How is CRPS Diagnosed?
HOW IS CRPS DIAGNOSED?
CRPS can be diagnosed in a number of different ways. The best and most accurate way is a clinical diagnosis by a CRPS-educated physician, most often a Neurologist. Now we need a few definitions. What is a clinical diagnosis and what is a CRPS-educated physician? Lastly, are there other ways of diagnosing CRPS?
We need to answer the second question first. A CRPS-educated physician is someone who is up-to-date with the latest information on Complex Regional Pain Syndrome, as well as someone who has treated a number of CRPS patients successfully. The information in this field is changing rapidly and in the last few years has taken enormous steps forward. The more that is learned, the more it is shown that the best treatments for CRPS are the ones that are the least invasive. If a physician, or physical therapist is not familiar with treating CRPS patients then serious problems and setbacks can result.
A clinical diagnosis occurs when the patient presents himself to the physician. It is what the Doctor actually sees and hears in his office, not just reads in a test or report. To quote Sir William Osler: “Observe, record, tabulate, communicate. Use your five senses.... Learn to see, learn to hear, learn to feel, learn to smell, and know that by practice alone you can become expert. Medicine is learned by the bedside and not in the classroom. Let not your conceptions of disease come from words heard in the lecture room and read from the book . See, and then reason and compare and control. But see first.”
What does the Doctor look for? Not all patients will have the symptoms listed below at every stage of the disease, especially early on, but the physican should be alerted to:
- Pain that exists long after the injury has healed.
- Pain that is out of proportion to the injury sustained (these are two hallmarks of the disease that Doctors look for).
- Changes to the skin; color/texture, dryness, tightness, redness, skin rashes, possible sores, as well as an increase or decrease in sweating.
- The presence of a constant chronic burning pain. While there are some cases where there is no burning pain, it is rare.
- Spasms of the blood vessels and muscles.
- The existence of a prior injury that could have damaged a nerve.
- Use of casting, surgery difficulties, injury subsequent to the original incident.
- Lastly, they need to look for symptoms that the patient might not realize are significant and need to be shared with the doctor. These are changes that occur in the limbic system that cause:
- short-term memory loss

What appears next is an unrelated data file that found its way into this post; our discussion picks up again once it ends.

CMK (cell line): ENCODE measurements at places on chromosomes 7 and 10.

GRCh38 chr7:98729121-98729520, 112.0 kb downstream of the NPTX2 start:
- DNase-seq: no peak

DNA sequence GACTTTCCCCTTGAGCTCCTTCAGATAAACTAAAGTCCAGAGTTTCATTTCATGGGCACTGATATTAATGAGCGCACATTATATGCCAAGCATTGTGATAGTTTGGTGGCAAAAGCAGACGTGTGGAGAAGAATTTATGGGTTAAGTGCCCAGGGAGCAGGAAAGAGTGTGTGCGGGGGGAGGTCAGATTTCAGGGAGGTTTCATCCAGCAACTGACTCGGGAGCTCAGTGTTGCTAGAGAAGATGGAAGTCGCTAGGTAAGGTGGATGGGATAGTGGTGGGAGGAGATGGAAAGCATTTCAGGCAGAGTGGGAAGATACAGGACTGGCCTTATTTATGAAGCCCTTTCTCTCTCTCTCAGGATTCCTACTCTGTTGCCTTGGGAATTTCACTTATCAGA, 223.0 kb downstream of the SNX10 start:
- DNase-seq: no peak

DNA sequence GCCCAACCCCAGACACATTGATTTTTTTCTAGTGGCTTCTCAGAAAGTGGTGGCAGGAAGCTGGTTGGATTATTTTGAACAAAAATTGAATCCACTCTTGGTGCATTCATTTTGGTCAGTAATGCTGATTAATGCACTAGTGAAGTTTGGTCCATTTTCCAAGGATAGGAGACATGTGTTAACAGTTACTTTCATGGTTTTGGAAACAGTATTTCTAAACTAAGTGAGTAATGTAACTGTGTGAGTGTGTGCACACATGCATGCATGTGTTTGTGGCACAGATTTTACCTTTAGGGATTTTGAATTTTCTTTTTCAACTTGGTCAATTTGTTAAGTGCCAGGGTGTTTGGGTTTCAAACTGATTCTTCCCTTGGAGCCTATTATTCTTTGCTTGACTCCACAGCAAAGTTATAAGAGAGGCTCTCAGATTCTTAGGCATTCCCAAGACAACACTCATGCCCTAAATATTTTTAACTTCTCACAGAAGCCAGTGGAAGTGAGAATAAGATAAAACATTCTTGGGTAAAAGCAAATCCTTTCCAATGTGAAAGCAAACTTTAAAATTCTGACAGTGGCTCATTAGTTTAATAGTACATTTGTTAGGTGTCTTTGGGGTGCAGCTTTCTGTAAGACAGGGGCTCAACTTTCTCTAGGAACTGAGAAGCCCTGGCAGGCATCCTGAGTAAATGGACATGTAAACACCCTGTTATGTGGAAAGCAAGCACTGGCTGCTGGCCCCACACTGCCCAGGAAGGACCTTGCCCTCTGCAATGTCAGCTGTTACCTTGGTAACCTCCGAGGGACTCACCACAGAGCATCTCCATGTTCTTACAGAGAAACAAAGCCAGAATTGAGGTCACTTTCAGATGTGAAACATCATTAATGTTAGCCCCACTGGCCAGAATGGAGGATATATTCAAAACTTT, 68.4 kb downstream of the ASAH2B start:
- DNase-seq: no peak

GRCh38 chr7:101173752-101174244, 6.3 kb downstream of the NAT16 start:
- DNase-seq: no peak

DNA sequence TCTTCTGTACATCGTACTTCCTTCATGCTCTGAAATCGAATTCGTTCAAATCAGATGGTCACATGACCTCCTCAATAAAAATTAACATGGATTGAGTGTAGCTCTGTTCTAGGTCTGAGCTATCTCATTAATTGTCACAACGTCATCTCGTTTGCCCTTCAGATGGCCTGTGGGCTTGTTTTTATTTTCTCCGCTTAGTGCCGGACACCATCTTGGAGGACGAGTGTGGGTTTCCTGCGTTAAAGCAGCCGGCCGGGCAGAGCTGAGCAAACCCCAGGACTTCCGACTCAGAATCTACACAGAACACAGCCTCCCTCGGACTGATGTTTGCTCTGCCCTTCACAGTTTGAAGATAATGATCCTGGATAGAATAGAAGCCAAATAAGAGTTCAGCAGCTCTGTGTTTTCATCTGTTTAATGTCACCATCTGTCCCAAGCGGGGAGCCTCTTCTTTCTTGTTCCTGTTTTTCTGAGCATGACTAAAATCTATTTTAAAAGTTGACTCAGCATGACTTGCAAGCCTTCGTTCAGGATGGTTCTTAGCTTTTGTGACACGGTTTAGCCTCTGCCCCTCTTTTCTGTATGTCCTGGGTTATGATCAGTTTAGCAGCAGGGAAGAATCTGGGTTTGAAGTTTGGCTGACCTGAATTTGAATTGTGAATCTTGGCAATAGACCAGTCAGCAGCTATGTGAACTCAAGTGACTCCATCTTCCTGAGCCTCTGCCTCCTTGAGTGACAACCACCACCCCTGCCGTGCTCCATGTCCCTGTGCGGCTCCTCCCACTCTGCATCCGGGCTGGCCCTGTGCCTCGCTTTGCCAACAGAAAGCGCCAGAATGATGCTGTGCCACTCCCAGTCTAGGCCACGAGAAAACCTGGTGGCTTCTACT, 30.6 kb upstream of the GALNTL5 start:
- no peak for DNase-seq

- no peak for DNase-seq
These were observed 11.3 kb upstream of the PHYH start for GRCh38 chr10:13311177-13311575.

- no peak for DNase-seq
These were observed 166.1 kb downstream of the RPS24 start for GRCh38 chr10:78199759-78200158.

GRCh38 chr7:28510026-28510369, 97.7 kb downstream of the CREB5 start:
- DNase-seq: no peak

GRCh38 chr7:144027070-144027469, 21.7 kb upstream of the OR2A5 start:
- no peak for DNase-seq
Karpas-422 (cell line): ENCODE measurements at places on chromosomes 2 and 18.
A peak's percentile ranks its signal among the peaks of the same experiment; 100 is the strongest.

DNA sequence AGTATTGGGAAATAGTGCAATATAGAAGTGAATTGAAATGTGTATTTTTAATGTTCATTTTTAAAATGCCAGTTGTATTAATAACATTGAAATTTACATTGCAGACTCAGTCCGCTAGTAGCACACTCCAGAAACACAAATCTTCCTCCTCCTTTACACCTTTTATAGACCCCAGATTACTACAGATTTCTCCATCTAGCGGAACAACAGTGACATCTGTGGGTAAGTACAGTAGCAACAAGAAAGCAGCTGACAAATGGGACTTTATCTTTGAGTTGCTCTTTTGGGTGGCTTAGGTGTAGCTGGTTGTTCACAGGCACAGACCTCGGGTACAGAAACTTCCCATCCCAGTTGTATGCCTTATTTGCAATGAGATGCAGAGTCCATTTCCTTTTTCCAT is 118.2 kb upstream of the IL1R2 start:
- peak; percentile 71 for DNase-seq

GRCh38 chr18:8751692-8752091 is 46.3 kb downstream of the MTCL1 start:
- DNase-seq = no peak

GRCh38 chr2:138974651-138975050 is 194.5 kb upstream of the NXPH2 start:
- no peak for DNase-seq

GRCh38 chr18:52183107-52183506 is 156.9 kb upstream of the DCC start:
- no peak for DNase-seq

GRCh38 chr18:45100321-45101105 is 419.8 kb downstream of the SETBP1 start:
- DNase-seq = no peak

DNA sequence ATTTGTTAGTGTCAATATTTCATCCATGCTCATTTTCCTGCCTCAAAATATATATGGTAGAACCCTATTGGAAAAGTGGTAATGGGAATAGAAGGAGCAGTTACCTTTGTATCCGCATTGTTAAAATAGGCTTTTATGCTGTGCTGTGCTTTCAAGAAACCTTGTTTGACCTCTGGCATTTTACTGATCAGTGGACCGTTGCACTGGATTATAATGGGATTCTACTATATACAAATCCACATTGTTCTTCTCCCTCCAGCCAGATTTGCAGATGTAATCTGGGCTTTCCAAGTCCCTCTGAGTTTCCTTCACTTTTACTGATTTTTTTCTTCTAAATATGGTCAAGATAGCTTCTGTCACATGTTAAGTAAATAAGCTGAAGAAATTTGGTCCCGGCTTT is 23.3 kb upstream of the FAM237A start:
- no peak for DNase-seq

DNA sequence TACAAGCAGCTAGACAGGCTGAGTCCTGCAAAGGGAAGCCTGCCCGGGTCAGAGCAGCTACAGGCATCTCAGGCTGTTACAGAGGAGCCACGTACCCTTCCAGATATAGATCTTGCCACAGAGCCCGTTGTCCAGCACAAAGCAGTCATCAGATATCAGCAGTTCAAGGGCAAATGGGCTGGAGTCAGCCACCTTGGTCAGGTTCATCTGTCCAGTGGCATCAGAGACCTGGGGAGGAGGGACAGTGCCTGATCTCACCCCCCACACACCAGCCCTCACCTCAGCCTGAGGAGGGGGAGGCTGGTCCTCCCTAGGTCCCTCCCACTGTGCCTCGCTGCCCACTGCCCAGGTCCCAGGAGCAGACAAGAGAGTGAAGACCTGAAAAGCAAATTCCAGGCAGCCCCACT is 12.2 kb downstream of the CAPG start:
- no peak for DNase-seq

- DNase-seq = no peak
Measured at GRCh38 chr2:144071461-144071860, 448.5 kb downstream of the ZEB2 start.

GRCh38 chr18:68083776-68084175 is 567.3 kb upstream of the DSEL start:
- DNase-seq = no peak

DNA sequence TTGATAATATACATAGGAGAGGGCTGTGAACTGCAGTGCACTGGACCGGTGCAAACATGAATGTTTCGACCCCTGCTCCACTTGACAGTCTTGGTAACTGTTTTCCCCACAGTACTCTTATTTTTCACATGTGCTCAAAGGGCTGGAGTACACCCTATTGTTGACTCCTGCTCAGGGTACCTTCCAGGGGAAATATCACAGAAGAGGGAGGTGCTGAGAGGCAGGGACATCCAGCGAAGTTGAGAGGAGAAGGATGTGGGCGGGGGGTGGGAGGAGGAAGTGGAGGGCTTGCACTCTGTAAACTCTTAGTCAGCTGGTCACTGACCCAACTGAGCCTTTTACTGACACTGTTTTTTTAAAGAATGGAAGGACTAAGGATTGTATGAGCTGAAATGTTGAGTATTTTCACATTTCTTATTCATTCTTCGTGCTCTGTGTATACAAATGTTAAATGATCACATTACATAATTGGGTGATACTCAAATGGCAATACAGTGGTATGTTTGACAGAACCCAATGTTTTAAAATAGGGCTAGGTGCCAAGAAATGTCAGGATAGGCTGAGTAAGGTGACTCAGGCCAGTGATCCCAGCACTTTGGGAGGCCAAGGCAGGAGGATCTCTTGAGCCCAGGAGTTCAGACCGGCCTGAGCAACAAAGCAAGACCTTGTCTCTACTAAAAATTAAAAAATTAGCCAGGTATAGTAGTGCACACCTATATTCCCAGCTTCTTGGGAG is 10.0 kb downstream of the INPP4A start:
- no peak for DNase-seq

- difficulty concentrating
- difficulty finding the right word when speaking
- sensitivity to sound, vibration, smell, barometric pressure changes, and touch
There are other things to look for, obviously, but this gives you a basic idea. Are there other methods used to diagnose CRPS? Yes. Many are not very effective at truly diagnosing CRPS but are used none-the-less. Among these are thermography, MRI's, Cat-scans, X-rays, Bone-scans, accupuncture, EMG's, and many others. While some of these may show they presence of CRPS or some of its symptoms, often times it misses the disease altogether. It depends on the stage of the disease, the age of the patient, other diseases or problems the patient may be experiencing, how well medications might be working at the time of the test, as well as the skill level of the person administering the test. Unlike a typical and straightforward disease that is easily delineated and diagnosed with clearly defined symptoms, CRPS is a difficult diagnosis that takes a skilled and CRPS-experienced physician in a clinical setting where he can observe the patient's symptoms, sometimes over several visits, at different times of the day, and under different stress levels.
Just a side note. We came across this quote from Doctor John F. Dombrowski, a pain specialist recently and felt it was important to include it here.
"Just because you can't find the exact source of someone's pain doesn't mean they don't feel it," says John F. Dombrowski, MD, a Washington, D.C. pain specialist. No test can measure the intensity of pain, no imaging device can show pain, and no instrument can locate pain precisely. This doesn't mean pain can't be treated. "We don't need to know the exact cause of the pain to try to make it feel better."
DOES IT MATTER WHEN PATIENTS ARE DIAGNOSED?
Patients must be diagnosed and treated aggressively within the first six to twelve months of the onset of symptoms if there is to be any real chance of reversal. While some Doctors may quote a lower figure, all would agree that the odds decrease significantly every month after that, with the greatest drop after twelve months. Also, the younger the patient, the better their chances at reversal. Now there is new information available to Doctors to help them with their diagnosis. Typically, patients see between 5 and 10 Doctors before getting a correct diagnosis. According to a national survery conducted by American RSDHope, our survey came back with 55% seeing 7-10 doctors, 17% seeing 5-6 doctors and 14% seeing 3-4 doctors. That number is dropping slowly as the knowledge about CRPS increases.